Kidde Recalls Fire Extinguishers with Plastic Handles Due to Failure to Discharge and Nozzle Detachment: One Death Reported
Name of product:
Kidde fire extinguishers with plastic handles
The fire extinguishers can become clogged or require excessive force to discharge and can fail to activate during a fire emergency. In addition, the nozzle can detach with enough force to pose an impact hazard.
Recall date:
November 2, 2017
Recall number:
Consumer Contact:
Kidde toll-free at 855-271-0773 from 8:30 a.m. to 5 p.m. ET Monday through Friday, 9 a.m. to 3 p.m. ET Saturday and Sunday, or online at and click on “Product Safety Recall” for more information.
Recall Details
In Conjunction With:
This recall involves two styles of Kidde fire extinguishers: plastic handle fire extinguishers and push-button Pindicator fire extinguishers.
Plastic handle fire extinguishers: The recall involves 134 models of Kidde fire extinguishers manufactured between January 1, 1973 and August 15, 2017, including models that were previously recalled in March 2009 and February 2015. The extinguishers were sold in red, white and silver, and are either ABC- or BC-rated. The model number is printed on the fire extinguisher label. For units produced in 2007 and beyond, the date of manufacture is a 10-digit date code printed on the side of the cylinder, near the bottom.  Digits five through nine represent the day and year of manufacture in DDDYY format. Date codes for recalled models manufactured from January 2, 2012 through August 15, 2017 are 00212 through 22717.  For units produced before 2007, a date code is not printed on the fire extinguisher.
Plastic-handle models produced between January 1, 1973 and October 25, 2015
Gillette TPS-1 1A10BC
Sams SM 340
Home 10BC
Sanford 1A10BC
Home 1A10BC
Sanford 2A40BC
Ademco 720 1A10BC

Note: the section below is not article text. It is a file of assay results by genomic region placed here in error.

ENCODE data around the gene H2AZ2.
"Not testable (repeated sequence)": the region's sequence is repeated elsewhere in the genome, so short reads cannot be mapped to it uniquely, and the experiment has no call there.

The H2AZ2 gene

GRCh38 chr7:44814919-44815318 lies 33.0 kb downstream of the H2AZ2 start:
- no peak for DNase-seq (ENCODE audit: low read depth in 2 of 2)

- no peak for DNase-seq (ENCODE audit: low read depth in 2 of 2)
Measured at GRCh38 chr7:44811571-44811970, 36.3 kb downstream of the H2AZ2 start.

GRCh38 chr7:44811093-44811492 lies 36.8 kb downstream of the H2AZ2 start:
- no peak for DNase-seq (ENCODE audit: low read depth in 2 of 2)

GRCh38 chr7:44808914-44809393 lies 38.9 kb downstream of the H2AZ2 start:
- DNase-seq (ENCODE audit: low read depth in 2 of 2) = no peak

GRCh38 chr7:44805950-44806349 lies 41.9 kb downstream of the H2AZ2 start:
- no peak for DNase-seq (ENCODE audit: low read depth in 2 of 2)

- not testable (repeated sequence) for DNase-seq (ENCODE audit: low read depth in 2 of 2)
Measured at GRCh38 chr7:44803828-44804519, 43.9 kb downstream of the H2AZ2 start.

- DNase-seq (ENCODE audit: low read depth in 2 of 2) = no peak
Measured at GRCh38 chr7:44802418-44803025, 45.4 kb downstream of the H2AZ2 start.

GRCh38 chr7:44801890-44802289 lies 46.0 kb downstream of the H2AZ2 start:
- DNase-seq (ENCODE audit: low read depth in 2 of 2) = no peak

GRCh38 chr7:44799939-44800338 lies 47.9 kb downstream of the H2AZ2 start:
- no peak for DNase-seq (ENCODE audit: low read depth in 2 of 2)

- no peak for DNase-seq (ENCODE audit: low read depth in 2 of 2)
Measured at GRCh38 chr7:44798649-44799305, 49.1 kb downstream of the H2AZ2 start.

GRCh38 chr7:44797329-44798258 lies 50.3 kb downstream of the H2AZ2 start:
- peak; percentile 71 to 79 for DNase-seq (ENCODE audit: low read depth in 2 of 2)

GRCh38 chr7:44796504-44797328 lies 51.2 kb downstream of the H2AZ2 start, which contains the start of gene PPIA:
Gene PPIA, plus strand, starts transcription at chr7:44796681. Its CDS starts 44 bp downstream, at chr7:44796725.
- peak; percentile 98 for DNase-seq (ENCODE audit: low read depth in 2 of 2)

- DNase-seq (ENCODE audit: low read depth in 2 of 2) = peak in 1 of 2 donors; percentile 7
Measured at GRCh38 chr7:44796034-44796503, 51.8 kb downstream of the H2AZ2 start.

Home 2A40BC
Sanford TPS-1 1A10BC
Ademco 722 2A40BC
Home H-10 10BC
Sanford TPS-1 2A40BC
Home H-110 1A10BC
Sears 2RPS   5BC
All Purpose 2A40BC
Home H-240 2A-40BC
Sears 58033 10BC
Bicentenial RPS-2  10BC
Honeywell 1A10BC
Sears 58043 1A10BC
Bicentenial TPS-2  1A-10BC
Honeywell TPS-1 1A10BC
Sears 5805  2A40BC
Costco 340
J.L. 2A40BC
Sears 958034
FA 340HD
J.L. TPS-1 2A40BC
Sears 958044
Kadet 2RPS-1   5BC
Sears 958054
FC 340Z
Kidde 10BC
Sears 958075
FC Super
Kidde 1A10BC
Sears RPS-1 10BC
Kidde 2A40BC
Sears TPS-1  1A10BC
Fire Away 10BC Spanish
Kidde 40BC
Sears TPS-1 2A40BC
Fire Away 1A10BC Spanish
Kidde RPS-1 10BC
Traveler 10BC
Fire Away 2A40BC Spanish
Kidde RPS-1 40BC
Traveler 1A10BC
Fireaway 10 (F-10)
Kidde TPS-1 1A10BC
Traveler 2A40BC
Fireaway 10BC
Kidde TPS-1 2A40BC
Traveler T-10 10BC
Fireaway 110 (F-110)
KX 2-1/2 TCZ
Traveler T-110 1A10BC
Fireaway 1A10BC
Mariner 10BC
Traveler T-240 2A40BC
Fireaway 240 (F-240)
Mariner 1A10BC
Volunteer 1A10BC
Fireaway 2A40BC
Mariner 2A40BC
Volunteer TPS-V 1A10BC
Force 9 2A40BC
Mariner M-10  10BC
XL 2.5 TCZ
FS 340Z
Mariner M-110 1A10BC
XL 2.5 TCZ-3
Fuller 420  1A10BC
Mariner M-240 2A40BC
XL 2.5 TCZ-4
Fuller Brush 420 1A10BC
Master Protection 2A40BC
XL 2.75 RZ
Montgomery Ward 10BC
XL 2.75 RZ-3
Montgomery Ward 1A-10BC
XL 2-3/4 RZ
Montgomery Ward 8627 1A10BC
XL 340HD
Montgomery Ward 8637  10BC
Quell 10BC
Quell 1A10BC
Quell RPS-1 10BC
XL 5 TCZ-1
Quell TPS-1 1A10BC
Gillette 1A10BC
Quell ZRPS  5BC